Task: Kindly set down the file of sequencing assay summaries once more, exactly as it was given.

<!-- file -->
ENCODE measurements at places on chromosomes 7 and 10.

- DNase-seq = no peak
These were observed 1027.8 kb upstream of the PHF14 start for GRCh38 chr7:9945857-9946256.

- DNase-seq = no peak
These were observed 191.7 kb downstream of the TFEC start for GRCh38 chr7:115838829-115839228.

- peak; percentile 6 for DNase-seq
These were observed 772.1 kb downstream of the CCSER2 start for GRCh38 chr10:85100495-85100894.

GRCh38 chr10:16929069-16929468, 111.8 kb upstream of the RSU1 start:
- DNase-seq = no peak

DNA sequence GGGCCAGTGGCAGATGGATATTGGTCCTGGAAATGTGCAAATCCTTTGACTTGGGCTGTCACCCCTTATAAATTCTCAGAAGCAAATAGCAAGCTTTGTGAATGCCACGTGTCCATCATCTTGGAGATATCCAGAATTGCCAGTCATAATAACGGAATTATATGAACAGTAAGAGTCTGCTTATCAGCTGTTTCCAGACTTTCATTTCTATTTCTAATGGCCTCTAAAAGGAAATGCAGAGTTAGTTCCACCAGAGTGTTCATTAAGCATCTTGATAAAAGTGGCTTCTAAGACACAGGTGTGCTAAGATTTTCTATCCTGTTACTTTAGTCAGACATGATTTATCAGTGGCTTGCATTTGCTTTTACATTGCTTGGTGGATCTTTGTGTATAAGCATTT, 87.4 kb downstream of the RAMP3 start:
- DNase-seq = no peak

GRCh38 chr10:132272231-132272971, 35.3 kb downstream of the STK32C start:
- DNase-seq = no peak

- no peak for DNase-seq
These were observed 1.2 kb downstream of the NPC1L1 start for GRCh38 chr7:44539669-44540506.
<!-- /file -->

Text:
ENCODE measurements at places on chromosomes 7 and 10.

- DNase-seq = no peak
These were observed 1027.8 kb upstream of the PHF14 start for GRCh38 chr7:9945857-9946256.

- DNase-seq = no peak
These were observed 191.7 kb downstream of the TFEC start for GRCh38 chr7:115838829-115839228.

- peak; percentile 6 for DNase-seq
These were observed 772.1 kb downstream of the CCSER2 start for GRCh38 chr10:85100495-85100894.

GRCh38 chr10:16929069-16929468, 111.8 kb upstream of the RSU1 start:
- DNase-seq = no peak

DNA sequence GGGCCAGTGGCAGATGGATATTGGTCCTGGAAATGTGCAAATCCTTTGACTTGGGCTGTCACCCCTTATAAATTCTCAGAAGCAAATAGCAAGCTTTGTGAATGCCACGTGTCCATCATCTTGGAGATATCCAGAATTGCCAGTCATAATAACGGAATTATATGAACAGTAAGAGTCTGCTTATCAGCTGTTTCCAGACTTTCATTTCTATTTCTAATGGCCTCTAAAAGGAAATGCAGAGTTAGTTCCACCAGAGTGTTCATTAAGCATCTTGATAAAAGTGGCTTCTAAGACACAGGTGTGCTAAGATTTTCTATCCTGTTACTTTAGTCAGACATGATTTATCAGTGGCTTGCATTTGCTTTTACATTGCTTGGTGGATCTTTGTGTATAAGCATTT, 87.4 kb downstream of the RAMP3 start:
- DNase-seq = no peak

GRCh38 chr10:132272231-132272971, 35.3 kb downstream of the STK32C start:
- DNase-seq = no peak

- no peak for DNase-seq
These were observed 1.2 kb downstream of the NPC1L1 start for GRCh38 chr7:44539669-44540506.